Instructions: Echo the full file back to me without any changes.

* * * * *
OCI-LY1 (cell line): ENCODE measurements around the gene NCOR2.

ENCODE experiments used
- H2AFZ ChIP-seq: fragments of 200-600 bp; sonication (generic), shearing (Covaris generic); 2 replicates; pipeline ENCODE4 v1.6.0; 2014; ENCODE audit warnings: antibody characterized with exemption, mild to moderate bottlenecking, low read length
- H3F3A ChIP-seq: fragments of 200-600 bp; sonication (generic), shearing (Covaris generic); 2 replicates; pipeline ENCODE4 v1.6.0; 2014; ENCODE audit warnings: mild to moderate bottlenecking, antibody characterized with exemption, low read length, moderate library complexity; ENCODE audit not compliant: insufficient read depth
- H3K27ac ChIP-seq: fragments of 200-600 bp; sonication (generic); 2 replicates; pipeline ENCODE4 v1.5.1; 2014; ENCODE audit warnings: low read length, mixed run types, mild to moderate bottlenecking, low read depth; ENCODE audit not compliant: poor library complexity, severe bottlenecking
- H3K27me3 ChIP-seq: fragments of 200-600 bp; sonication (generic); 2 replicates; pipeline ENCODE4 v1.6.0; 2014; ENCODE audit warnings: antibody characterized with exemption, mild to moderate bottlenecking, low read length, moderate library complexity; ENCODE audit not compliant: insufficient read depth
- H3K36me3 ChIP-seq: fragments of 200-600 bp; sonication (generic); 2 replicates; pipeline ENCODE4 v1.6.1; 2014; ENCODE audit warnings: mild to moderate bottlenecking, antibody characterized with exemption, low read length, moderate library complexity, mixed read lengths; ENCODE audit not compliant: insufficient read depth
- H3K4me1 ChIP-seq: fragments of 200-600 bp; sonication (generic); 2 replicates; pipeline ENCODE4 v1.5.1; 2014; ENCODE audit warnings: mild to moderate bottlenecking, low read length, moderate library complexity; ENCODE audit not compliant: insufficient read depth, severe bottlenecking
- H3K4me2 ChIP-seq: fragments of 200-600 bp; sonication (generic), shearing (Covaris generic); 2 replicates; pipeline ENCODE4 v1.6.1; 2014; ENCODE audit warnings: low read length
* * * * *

OCI-LY1 (cell line): ENCODE measurements around the gene NCOR2.

ENCODE experiments used
- H2AFZ ChIP-seq: fragments of 200-600 bp; sonication (generic), shearing (Covaris generic); 2 replicates; pipeline ENCODE4 v1.6.0; 2014; ENCODE audit warnings: antibody characterized with exemption, mild to moderate bottlenecking, low read length
- H3F3A ChIP-seq: fragments of 200-600 bp; sonication (generic), shearing (Covaris generic); 2 replicates; pipeline ENCODE4 v1.6.0; 2014; ENCODE audit warnings: mild to moderate bottlenecking, antibody characterized with exemption, low read length, moderate library complexity; ENCODE audit not compliant: insufficient read depth
- H3K27ac ChIP-seq: fragments of 200-600 bp; sonication (generic); 2 replicates; pipeline ENCODE4 v1.5.1; 2014; ENCODE audit warnings: low read length, mixed run types, mild to moderate bottlenecking, low read depth; ENCODE audit not compliant: poor library complexity, severe bottlenecking
- H3K27me3 ChIP-seq: fragments of 200-600 bp; sonication (generic); 2 replicates; pipeline ENCODE4 v1.6.0; 2014; ENCODE audit warnings: antibody characterized with exemption, mild to moderate bottlenecking, low read length, moderate library complexity; ENCODE audit not compliant: insufficient read depth
- H3K36me3 ChIP-seq: fragments of 200-600 bp; sonication (generic); 2 replicates; pipeline ENCODE4 v1.6.1; 2014; ENCODE audit warnings: mild to moderate bottlenecking, antibody characterized with exemption, low read length, moderate library complexity, mixed read lengths; ENCODE audit not compliant: insufficient read depth
- H3K4me1 ChIP-seq: fragments of 200-600 bp; sonication (generic); 2 replicates; pipeline ENCODE4 v1.5.1; 2014; ENCODE audit warnings: mild to moderate bottlenecking, low read length, moderate library complexity; ENCODE audit not compliant: insufficient read depth, severe bottlenecking
- H3K4me2 ChIP-seq: fragments of 200-600 bp; sonication (generic), shearing (Covaris generic); 2 replicates; pipeline ENCODE4 v1.6.1; 2014; ENCODE audit warnings: low read length